The compensation review had been due to take place next year
The former Head of the Army, General Sir Mike Jackson, has said he wants a review into compensation for injured troops to be independent.
The review was brought forward after the Ministry of Defence was criticised for launching a legal bid to try to cut payouts to two injured servicemen.
The pair had developed further problems while being treated.
Sir Mike said the notion medical complications suffered by troops should not be covered was "incredible."
He said the current compensation system was better than its predecessor but he believed it had deficiencies.
He said: "The difficulty with the MoD is that on the one hand you have, dare I say it, the civil side of the MoD perhaps with cost as their first concern.
"You have the military side of the MOD with the welfare of the soldiers as their first concern, these two things are not always in harmony.
"But to get to the position frankly, whereby a case was being attempted to be made that medical complications, subsequent to the original injury seemed to have nothing to do with the original injury and therefore did not come into the compensation regime, seems to me to be incredible. "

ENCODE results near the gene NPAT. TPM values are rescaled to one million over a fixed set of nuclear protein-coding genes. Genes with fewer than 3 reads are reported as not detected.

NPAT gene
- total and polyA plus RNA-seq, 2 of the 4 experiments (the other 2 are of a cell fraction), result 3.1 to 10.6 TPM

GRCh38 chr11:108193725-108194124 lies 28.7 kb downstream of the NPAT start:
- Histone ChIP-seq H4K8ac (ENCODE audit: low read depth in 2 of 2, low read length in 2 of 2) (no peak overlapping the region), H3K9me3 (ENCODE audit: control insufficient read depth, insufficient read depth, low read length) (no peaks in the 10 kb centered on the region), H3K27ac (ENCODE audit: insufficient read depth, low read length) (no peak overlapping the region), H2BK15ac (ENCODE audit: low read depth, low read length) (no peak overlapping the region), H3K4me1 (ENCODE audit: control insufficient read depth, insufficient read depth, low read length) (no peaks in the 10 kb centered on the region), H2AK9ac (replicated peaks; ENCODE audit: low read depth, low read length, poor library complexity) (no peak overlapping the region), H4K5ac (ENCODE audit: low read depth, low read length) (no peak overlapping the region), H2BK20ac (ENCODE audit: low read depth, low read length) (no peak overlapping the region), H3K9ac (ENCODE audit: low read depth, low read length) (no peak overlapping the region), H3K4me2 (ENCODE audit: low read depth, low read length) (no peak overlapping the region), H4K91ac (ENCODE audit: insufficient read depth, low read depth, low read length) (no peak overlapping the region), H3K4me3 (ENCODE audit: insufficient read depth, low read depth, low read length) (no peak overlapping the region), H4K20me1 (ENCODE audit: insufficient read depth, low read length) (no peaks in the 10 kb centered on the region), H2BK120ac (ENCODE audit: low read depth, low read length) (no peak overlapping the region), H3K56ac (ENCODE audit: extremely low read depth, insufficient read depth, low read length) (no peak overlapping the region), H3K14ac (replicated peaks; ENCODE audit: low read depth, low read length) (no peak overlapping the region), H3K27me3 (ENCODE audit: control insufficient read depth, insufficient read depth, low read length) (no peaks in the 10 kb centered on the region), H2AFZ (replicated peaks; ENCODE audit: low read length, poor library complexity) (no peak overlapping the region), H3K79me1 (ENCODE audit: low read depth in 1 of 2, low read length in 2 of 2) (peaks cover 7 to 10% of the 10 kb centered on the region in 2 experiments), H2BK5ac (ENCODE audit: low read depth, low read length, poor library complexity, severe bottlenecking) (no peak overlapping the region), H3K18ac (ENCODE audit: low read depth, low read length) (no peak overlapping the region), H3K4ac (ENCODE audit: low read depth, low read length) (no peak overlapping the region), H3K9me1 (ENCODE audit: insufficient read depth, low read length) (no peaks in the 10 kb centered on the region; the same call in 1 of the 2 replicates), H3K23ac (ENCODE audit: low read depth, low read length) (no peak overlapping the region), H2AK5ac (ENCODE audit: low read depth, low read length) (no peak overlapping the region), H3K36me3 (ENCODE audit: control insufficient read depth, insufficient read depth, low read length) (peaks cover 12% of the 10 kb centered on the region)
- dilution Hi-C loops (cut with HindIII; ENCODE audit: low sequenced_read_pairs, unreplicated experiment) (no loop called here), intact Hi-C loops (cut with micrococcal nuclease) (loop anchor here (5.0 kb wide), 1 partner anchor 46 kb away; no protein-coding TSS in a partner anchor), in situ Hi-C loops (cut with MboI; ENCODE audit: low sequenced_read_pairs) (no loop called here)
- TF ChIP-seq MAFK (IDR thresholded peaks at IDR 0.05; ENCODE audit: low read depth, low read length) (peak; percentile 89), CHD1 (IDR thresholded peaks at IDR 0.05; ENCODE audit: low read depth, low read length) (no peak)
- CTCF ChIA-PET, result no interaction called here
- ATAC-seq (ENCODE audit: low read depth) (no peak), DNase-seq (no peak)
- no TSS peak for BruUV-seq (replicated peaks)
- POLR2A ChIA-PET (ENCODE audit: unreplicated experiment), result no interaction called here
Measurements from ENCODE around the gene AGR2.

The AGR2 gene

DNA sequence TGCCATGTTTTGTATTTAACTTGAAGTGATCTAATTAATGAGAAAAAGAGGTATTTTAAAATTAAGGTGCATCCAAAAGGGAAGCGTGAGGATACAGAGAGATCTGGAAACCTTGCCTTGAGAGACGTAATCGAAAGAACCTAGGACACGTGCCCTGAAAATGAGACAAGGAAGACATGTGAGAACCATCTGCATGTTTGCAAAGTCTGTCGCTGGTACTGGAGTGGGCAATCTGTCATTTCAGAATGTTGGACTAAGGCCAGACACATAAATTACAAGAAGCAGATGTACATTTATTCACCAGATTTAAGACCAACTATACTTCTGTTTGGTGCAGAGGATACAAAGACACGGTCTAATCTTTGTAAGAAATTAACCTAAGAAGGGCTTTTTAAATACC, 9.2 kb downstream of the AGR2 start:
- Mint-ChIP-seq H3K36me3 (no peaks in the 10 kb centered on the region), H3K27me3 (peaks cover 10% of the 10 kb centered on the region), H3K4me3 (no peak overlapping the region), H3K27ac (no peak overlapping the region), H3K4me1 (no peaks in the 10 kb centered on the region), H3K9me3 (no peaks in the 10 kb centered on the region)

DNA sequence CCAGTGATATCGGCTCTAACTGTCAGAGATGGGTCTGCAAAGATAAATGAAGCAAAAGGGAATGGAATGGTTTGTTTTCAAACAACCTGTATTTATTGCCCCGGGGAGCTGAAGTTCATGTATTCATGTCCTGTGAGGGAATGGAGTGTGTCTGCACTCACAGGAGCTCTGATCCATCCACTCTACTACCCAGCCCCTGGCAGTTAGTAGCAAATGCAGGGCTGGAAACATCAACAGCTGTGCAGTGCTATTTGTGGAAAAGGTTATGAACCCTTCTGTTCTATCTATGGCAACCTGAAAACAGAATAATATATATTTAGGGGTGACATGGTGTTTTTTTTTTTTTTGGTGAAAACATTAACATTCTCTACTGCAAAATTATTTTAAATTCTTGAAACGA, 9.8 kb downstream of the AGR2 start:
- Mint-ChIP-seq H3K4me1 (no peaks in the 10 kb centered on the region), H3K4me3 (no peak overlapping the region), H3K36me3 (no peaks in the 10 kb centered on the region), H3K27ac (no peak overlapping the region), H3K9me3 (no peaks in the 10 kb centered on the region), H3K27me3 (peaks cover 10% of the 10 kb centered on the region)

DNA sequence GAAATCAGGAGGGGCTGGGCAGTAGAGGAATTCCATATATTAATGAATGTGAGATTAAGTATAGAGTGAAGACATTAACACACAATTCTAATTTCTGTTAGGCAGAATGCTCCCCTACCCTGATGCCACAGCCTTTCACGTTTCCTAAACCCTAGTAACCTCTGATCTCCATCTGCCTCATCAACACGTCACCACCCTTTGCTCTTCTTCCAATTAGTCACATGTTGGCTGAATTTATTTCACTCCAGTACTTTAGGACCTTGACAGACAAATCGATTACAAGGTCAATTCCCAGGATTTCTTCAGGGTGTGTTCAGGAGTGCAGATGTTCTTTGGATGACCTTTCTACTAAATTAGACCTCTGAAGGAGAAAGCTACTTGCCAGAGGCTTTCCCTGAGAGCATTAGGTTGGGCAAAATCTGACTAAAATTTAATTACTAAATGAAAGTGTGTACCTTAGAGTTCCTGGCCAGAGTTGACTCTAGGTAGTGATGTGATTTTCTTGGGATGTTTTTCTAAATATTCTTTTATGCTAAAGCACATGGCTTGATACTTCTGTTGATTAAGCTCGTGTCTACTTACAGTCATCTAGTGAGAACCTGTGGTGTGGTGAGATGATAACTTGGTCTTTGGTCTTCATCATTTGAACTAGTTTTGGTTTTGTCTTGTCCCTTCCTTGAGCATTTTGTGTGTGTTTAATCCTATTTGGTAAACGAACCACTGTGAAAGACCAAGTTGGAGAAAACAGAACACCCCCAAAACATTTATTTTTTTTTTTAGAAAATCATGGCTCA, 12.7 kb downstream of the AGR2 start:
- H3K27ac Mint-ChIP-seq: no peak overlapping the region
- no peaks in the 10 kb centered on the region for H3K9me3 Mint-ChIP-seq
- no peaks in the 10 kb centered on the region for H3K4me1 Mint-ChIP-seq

Armed Forces Minister Bill Rammell denied the government had misjudged the public's mood by launching the legal action.
"The reason we appealed the principle of the tribunal ruling is that it would have fundamentally breached the crucial principle that the most compensation should go to those most seriously injured," he said.
"Had we not launched the appeal, I believe the tribunal ruling, if it were allowed to stand, would have been an injustice and unfair to those troops who had been most seriously injured."
He added: "This is a government which just last year doubled the maximum compensation for our most seriously injured armed forces. Those are not the actions of a government which is prepared to neglect its armed forces."
The Court of Appeal action involves Corporal Anthony Duncan and Royal Marine Matthew McWilliams.
Cpl Duncan was initially awarded £9,250 after being shot, while Marine McWilliams received £8,250 for fracturing his thigh on a training exercise, before they appealed to a tribunal for further compensation.
Both men argued they had suffered a number of subsequent health problems during their treatment and these should not be regarded as separate from their original injuries.
The review of the compensation scheme will involve consultation with legal experts, service charities and troops and their families.